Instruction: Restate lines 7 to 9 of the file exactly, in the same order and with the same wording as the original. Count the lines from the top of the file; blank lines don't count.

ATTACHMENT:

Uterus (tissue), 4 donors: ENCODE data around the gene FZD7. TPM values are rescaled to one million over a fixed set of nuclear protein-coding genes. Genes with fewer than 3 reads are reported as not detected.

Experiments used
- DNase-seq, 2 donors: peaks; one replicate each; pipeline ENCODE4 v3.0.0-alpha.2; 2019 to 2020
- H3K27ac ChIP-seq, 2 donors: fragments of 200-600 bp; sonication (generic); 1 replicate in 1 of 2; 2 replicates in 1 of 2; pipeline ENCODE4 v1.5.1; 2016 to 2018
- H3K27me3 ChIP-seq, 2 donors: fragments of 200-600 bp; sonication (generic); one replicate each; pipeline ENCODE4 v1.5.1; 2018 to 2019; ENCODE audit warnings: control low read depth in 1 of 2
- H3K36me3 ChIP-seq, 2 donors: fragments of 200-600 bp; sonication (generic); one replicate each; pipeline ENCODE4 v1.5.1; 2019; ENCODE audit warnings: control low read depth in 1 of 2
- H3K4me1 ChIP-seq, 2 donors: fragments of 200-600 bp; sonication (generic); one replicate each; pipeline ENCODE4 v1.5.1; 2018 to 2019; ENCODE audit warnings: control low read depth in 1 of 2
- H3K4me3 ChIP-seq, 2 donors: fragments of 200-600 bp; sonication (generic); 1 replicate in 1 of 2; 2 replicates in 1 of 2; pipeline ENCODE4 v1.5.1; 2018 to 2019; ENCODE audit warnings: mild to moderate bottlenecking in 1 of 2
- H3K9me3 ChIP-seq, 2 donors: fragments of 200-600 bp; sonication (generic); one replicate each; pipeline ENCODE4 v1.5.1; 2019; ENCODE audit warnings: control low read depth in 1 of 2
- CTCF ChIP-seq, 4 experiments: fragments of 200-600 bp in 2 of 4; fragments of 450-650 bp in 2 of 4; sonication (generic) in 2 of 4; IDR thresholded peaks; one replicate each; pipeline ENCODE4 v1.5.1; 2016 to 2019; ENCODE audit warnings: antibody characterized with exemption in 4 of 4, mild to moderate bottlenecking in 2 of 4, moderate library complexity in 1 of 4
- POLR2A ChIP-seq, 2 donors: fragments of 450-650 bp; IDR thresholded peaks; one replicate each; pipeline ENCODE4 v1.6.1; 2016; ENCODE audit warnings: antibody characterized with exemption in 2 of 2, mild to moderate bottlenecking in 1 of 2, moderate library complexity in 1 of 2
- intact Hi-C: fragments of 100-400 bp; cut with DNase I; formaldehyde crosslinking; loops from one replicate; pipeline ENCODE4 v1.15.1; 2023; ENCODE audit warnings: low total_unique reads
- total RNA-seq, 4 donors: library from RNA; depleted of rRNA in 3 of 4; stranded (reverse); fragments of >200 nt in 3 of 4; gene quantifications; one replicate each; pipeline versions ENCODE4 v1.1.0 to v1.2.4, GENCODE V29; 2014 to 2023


- H3K4me1 ChIP-seq, 2 donors: fragments of 200-600 bp; sonication (generic); one replicate each; pipeline ENCODE4 v1.5.1; 2018 to 2019; ENCODE audit warnings: control low read depth in 1 of 2
- H3K4me3 ChIP-seq, 2 donors: fragments of 200-600 bp; sonication (generic); 1 replicate in 1 of 2; 2 replicates in 1 of 2; pipeline ENCODE4 v1.5.1; 2018 to 2019; ENCODE audit warnings: mild to moderate bottlenecking in 1 of 2
- H3K9me3 ChIP-seq, 2 donors: fragments of 200-600 bp; sonication (generic); one replicate each; pipeline ENCODE4 v1.5.1; 2019; ENCODE audit warnings: control low read depth in 1 of 2